International Renewable Energy Certificates (I-RECs) evolved on the premise that an underlying positive environmental attribute is attached to every one-megawatt hour (1MWh) of renewable energy generated and used. In essence, two commodities are created when renewable energy is generated – first, the electricity generated from say a solar installation, and the second, the environmental attributes. Although there are various renewable energy attribute schemes around the world, the underlying principles of their operation are the same, which is the issuance, trade and cancellation of certificates that allow end-users to claim the use of a given unit of renewable energy (distinct from the mere consumption of the electricity generated). For instance, in North America, they are referred to as Renewable Energy Certificates (RECS), in Europe it is called a Guarantee of Origin or the European Energy Certificate System Guarantee of Origin (EECS-GO), while I-RECS was developed by the I-REC Foundation for the rest of the world, including Nigeria.
In simple terms IRECs are tradeable, market-based instrument that represents the legal property rights to the “renewable-ness” or non-power (i.e., environmental) attributes of renewable electricity generation.
Many organizations, institutions, and governments often lay claim to the amount of renewable energy consumed or used during their operations and, IRECs serve to validate, quantify, and substantiate those claims.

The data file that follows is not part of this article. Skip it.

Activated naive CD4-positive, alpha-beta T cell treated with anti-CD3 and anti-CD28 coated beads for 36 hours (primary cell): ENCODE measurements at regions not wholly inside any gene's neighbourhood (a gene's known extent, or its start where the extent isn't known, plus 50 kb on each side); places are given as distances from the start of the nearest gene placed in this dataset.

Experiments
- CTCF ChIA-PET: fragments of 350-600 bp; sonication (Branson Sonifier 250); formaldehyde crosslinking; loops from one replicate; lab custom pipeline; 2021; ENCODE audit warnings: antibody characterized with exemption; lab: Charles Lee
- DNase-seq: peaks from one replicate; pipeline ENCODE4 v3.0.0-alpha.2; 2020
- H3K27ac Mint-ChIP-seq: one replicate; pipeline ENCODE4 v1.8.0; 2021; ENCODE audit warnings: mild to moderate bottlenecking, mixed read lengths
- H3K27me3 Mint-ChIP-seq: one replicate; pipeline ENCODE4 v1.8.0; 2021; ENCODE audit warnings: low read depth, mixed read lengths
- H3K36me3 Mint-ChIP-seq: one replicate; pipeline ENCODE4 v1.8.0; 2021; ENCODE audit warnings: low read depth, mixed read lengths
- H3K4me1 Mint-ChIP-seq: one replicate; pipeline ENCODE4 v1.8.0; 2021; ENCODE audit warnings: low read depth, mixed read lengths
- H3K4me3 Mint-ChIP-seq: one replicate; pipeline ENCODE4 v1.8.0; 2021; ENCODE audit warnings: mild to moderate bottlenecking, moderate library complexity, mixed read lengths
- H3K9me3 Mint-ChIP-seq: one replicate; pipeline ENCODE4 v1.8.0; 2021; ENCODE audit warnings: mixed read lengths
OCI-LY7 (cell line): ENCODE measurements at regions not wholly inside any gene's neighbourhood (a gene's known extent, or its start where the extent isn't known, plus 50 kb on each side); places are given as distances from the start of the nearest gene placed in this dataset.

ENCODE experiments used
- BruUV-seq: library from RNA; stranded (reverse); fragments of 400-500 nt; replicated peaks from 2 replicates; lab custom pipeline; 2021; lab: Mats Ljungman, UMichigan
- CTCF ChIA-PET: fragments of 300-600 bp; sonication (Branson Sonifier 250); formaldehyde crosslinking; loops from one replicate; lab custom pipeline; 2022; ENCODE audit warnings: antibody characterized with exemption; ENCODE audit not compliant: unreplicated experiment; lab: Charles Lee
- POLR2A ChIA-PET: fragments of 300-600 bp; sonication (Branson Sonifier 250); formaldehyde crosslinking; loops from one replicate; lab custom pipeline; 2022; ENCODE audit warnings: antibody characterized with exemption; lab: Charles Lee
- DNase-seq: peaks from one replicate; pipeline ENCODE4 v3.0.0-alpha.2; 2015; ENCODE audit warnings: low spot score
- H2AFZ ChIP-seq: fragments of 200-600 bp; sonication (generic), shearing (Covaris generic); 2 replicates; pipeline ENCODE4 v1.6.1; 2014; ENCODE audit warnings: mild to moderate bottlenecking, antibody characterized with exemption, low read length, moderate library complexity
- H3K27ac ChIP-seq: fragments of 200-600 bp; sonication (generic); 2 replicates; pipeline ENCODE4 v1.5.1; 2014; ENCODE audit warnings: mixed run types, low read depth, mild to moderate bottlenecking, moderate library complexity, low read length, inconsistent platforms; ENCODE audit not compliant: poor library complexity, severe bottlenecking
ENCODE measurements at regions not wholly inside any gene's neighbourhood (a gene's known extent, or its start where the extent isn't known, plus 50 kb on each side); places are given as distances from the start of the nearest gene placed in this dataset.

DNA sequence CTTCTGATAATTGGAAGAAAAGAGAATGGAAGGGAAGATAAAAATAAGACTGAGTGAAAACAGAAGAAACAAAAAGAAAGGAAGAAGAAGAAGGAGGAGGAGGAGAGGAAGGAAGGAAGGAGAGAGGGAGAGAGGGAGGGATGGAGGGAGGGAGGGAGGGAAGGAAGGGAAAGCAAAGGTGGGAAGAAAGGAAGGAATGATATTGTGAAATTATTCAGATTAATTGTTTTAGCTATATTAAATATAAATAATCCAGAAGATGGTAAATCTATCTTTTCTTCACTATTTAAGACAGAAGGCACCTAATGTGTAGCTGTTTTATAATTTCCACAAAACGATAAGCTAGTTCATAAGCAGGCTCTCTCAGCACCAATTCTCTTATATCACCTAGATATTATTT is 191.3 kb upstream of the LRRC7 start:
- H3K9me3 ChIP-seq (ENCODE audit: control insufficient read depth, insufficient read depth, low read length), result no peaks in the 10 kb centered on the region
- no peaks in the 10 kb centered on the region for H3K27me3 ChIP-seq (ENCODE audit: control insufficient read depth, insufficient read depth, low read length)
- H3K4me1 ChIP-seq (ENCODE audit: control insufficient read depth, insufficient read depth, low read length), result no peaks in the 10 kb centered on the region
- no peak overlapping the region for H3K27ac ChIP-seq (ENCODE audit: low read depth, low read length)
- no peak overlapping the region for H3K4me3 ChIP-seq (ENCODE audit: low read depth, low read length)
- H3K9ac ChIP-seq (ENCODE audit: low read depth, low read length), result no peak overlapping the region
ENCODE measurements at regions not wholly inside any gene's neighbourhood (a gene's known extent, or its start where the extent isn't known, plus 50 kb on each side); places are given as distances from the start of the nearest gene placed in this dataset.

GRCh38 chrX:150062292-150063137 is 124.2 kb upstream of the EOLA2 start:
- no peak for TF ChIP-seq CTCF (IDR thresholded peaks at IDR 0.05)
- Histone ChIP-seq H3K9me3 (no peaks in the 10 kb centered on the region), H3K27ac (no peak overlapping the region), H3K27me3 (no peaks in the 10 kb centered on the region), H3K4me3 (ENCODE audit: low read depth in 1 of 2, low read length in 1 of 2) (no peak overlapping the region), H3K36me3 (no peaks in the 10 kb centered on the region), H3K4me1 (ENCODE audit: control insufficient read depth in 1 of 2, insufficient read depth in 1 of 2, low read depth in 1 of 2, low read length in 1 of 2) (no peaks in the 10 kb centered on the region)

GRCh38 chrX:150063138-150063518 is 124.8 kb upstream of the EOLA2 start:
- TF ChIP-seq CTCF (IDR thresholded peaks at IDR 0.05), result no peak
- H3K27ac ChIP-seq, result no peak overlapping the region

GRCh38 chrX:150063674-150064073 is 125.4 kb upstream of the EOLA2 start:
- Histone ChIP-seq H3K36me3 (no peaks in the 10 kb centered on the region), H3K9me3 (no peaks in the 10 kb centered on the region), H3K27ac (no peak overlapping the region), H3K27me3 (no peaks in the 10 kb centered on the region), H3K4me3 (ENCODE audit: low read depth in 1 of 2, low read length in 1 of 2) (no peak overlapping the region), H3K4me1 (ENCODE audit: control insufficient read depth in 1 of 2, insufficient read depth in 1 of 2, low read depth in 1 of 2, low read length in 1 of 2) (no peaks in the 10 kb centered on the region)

Electricity is not a tangible product that can be seen, handled, or quantified. It is a homogenous product that cannot physically tagged ‘green' or ‘grey' because electricity generated from renewable energy sources is indistinguishable from that produced from any other source. Typically, a power producer injects electric current from its plant into the grid in one place and a consumer (in another location) takes the same amount of current off the grid. It is therefore difficult if not impossible to state with certainty that the electrical current generated is the exact same one used by the consumer.
Thus, IRECs work to concretize environmental attribute of all renewable energy consumed into intangible blocks or units of 1MWh for which a certificate is issued and can be sold in the open market as an energy commodity to earn income. For each MWh of renewable energy produced and sent into the grid or consumed, an IREC is created.